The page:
A silhouette of several graduates staring at a colourful sky at sunset.
Image: © Delphotostock/Stock.adobe.com

How graduates can prepare for working life this year

1 Oct 2021

Professionals from three major employers share their tips for today’s graduates.

Over the last couple of weeks, we’ve put the spotlight on graduates, gaining unique insights into what it’s like joining a company as part of a graduate programme.

We’ve also highlighted a number of companies that are looking for graduates and other early-stage talent.

Click here to check out the top sci-tech employers hiring right now.

But this is still a very unusual time to join the working world. Many this year’s graduates will have gone through a lot of their time at third-level online and while offices are slowly opening up again, some will still be starting their working life remotely.

With that in mind, we wanted to garner some advice for today’s graduates from those working in the tech industry, from graduate level up to a recruitment lead.

Before you start

Kathy Joyce leads the graduate recruitment team at PwC Ireland. She shared her top tips for graduates looking to take those first career steps, starting with doing your homework.

“Before you start to apply for different roles, do some research and see what’s out there. Different industries and sectors have had to adapt and pivot to a new way of working and this has led to some exciting changes in technology, culture and even recruitment for many different organisations,” she said.

“Another area to focus on is employability skills, for example, your technology skills, teamwork, communications and innovative thinking. Think about all the skills you have developed and built on over these past 18 months and how you can utilise them to succeed. Adaptability has never been more important and embracing change is vital for anyone entering the workforce over the coming year.”

She said when it comes to virtual interviews, it’s important to prepare as if it were a face-to-face interview.

“Once you join your organisation of choice, whether that be virtual or in the office, give yourself time to settle in. The best way to do this is to network, set up coffee meetings with colleagues, join a social hub your organisation provides and ask as many questions as you can and you’ll feel a lot more comfortable whether you are sitting at your desk, at home or in the office.”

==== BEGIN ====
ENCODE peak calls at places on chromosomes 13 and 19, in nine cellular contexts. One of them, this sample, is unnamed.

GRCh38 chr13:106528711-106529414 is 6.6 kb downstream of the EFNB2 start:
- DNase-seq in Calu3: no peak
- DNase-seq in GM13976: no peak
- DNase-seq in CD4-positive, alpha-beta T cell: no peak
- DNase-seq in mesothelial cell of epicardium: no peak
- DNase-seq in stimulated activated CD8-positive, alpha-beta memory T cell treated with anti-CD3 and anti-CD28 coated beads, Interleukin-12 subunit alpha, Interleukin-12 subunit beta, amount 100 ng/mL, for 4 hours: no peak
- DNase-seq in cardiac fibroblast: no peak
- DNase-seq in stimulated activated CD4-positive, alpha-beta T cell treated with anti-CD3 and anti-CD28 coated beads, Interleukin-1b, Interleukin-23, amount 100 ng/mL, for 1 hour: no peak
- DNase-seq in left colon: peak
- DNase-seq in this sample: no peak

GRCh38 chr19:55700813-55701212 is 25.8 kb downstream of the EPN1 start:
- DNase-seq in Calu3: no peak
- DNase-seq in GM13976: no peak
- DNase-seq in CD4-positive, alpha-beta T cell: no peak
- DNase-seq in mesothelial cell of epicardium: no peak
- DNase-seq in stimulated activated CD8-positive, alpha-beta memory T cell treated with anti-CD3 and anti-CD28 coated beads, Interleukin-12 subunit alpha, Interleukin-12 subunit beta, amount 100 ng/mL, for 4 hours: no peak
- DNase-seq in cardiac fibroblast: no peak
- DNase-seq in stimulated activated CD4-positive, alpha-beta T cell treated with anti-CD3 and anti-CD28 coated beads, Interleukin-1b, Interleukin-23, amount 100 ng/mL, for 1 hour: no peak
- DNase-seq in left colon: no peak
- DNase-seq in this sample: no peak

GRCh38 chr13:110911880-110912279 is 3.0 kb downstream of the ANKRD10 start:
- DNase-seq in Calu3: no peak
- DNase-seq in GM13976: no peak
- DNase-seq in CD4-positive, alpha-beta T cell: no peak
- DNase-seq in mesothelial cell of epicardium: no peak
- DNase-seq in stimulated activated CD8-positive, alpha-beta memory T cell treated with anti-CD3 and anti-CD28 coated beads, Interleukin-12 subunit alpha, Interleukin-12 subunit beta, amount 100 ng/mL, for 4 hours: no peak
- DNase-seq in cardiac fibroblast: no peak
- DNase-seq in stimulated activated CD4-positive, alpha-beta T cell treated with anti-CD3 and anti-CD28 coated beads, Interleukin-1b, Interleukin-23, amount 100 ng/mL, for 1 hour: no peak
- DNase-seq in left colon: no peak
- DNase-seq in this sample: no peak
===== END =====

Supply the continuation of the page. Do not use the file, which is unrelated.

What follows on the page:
Ask questions

Jeevan Harish is a data engineer who joined the Aon Centre for Innovation and Analytics in Dublin as part of its graduate programme.

He acknowledged how challenging it is for graduates who are starting their careers during a time when a lot of work is still remote.

“Without personal contact, they might think they are disturbing fellow colleagues by pinging them on messenger and asking them questions, and they might even think they are asking silly questions,” he said.

“My advice would be that there is no such thing as a silly question because one of the big learnings of any graduate programme is to ask questions of your fellow colleagues and clarify your doubts before you start any work.”

He also advised graduates to take care of their work-life balance. “If you want to prove yourself and end up working long hours at the beginning of your graduate programme without allowing yourself to rest, it will affect your overall productivity.”

Be confident

Robert Brown, an associate software engineer at Fidelity Investments, said graduates should also be confident in the knowledge they have gained as students.

“Starting a new job as graduate can sometimes carry a lot of pressure, thinking you need to know all the answers from day one. In reality, that’s really not the case. When it comes to technology, everyone is learning. You are not expected to have all of the answers. All that’s expected from you is an eagerness to learn and have the confidence to put yourself out there and ask questions,” he said.

“One thing that’s going to really stunt the progress of your career, especially now that we are working from home each day, is sitting on a problem you have and going around in circles with it. This is only going to lead to frustration and maybe even make you doubt yourself. If you’re stuck on a problem and you’ve tried to fix it, then reach out and ask for help.”

Jenny Darmody
By Jenny Darmody

Jenny Darmody became the deputy editor of Silicon Republic in 2020, having worked as the careers editor until June 2019. When she’s not writing about the science and tech industry, she’s writing short stories and attempting novels. She continuously buys more books than she can read in a lifetime and pretty stationery is her kryptonite. She also believes seagulls to be the root of all evil and her baking is the stuff of legends.

Loading now, one moment please! Loading